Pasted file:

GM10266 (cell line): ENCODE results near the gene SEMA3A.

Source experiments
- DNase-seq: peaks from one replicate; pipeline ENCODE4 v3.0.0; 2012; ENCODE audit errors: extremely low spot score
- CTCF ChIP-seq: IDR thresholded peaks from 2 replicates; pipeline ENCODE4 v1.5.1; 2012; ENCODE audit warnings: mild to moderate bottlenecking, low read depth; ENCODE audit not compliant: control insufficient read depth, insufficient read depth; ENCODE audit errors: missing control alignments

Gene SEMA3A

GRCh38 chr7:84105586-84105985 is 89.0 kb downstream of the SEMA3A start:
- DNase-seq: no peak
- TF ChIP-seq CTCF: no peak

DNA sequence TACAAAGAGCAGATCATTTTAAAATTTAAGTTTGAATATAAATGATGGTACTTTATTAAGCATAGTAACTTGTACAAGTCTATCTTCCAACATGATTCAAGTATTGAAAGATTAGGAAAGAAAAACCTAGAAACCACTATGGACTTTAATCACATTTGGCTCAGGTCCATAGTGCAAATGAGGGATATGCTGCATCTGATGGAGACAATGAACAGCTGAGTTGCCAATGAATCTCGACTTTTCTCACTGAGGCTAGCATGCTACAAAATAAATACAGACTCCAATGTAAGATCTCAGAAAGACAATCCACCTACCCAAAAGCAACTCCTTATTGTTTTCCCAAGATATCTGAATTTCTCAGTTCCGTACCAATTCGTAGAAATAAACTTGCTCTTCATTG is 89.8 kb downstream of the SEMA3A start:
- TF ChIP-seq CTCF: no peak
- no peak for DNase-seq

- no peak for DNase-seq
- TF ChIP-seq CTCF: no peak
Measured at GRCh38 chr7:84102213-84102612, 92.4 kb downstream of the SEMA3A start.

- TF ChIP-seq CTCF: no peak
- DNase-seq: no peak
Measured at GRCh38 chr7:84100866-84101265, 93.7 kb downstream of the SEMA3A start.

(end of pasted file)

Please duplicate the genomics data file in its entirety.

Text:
GM10266 (cell line): ENCODE results near the gene SEMA3A.

Source experiments
- DNase-seq: peaks from one replicate; pipeline ENCODE4 v3.0.0; 2012; ENCODE audit errors: extremely low spot score
- CTCF ChIP-seq: IDR thresholded peaks from 2 replicates; pipeline ENCODE4 v1.5.1; 2012; ENCODE audit warnings: mild to moderate bottlenecking, low read depth; ENCODE audit not compliant: control insufficient read depth, insufficient read depth; ENCODE audit errors: missing control alignments

Gene SEMA3A

GRCh38 chr7:84105586-84105985 is 89.0 kb downstream of the SEMA3A start:
- DNase-seq: no peak
- TF ChIP-seq CTCF: no peak

DNA sequence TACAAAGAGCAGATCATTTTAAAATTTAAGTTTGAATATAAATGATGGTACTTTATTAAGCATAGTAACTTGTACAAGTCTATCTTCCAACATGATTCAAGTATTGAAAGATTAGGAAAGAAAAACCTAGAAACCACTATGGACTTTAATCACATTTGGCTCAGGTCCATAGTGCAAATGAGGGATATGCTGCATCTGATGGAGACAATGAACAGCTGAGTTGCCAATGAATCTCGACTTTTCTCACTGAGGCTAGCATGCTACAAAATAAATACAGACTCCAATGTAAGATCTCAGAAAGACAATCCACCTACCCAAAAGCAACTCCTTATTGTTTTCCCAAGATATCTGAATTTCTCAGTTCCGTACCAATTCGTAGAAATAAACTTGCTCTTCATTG is 89.8 kb downstream of the SEMA3A start:
- TF ChIP-seq CTCF: no peak
- no peak for DNase-seq

- no peak for DNase-seq
- TF ChIP-seq CTCF: no peak
Measured at GRCh38 chr7:84102213-84102612, 92.4 kb downstream of the SEMA3A start.

- TF ChIP-seq CTCF: no peak
- DNase-seq: no peak
Measured at GRCh38 chr7:84100866-84101265, 93.7 kb downstream of the SEMA3A start.